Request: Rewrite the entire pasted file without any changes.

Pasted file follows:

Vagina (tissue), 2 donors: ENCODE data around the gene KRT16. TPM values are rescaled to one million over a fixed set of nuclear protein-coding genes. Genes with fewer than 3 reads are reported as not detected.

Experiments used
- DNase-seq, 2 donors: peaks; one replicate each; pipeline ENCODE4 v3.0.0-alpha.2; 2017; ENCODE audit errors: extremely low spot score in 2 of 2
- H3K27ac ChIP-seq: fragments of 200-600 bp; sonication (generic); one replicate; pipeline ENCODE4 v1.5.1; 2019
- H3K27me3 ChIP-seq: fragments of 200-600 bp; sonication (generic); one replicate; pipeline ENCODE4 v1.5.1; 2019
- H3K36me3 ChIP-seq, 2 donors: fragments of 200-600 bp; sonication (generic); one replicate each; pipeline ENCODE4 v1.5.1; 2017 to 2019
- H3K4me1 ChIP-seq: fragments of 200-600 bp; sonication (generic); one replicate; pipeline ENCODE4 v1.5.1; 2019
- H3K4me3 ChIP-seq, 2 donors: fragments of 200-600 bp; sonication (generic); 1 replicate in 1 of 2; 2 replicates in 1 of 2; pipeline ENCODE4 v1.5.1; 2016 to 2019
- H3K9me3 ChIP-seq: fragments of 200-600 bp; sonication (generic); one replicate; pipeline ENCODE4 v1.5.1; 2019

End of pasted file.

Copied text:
Vagina (tissue), 2 donors: ENCODE data around the gene KRT16. TPM values are rescaled to one million over a fixed set of nuclear protein-coding genes. Genes with fewer than 3 reads are reported as not detected.

Experiments used
- DNase-seq, 2 donors: peaks; one replicate each; pipeline ENCODE4 v3.0.0-alpha.2; 2017; ENCODE audit errors: extremely low spot score in 2 of 2
- H3K27ac ChIP-seq: fragments of 200-600 bp; sonication (generic); one replicate; pipeline ENCODE4 v1.5.1; 2019
- H3K27me3 ChIP-seq: fragments of 200-600 bp; sonication (generic); one replicate; pipeline ENCODE4 v1.5.1; 2019
- H3K36me3 ChIP-seq, 2 donors: fragments of 200-600 bp; sonication (generic); one replicate each; pipeline ENCODE4 v1.5.1; 2017 to 2019
- H3K4me1 ChIP-seq: fragments of 200-600 bp; sonication (generic); one replicate; pipeline ENCODE4 v1.5.1; 2019
- H3K4me3 ChIP-seq, 2 donors: fragments of 200-600 bp; sonication (generic); 1 replicate in 1 of 2; 2 replicates in 1 of 2; pipeline ENCODE4 v1.5.1; 2016 to 2019
- H3K9me3 ChIP-seq: fragments of 200-600 bp; sonication (generic); one replicate; pipeline ENCODE4 v1.5.1; 2019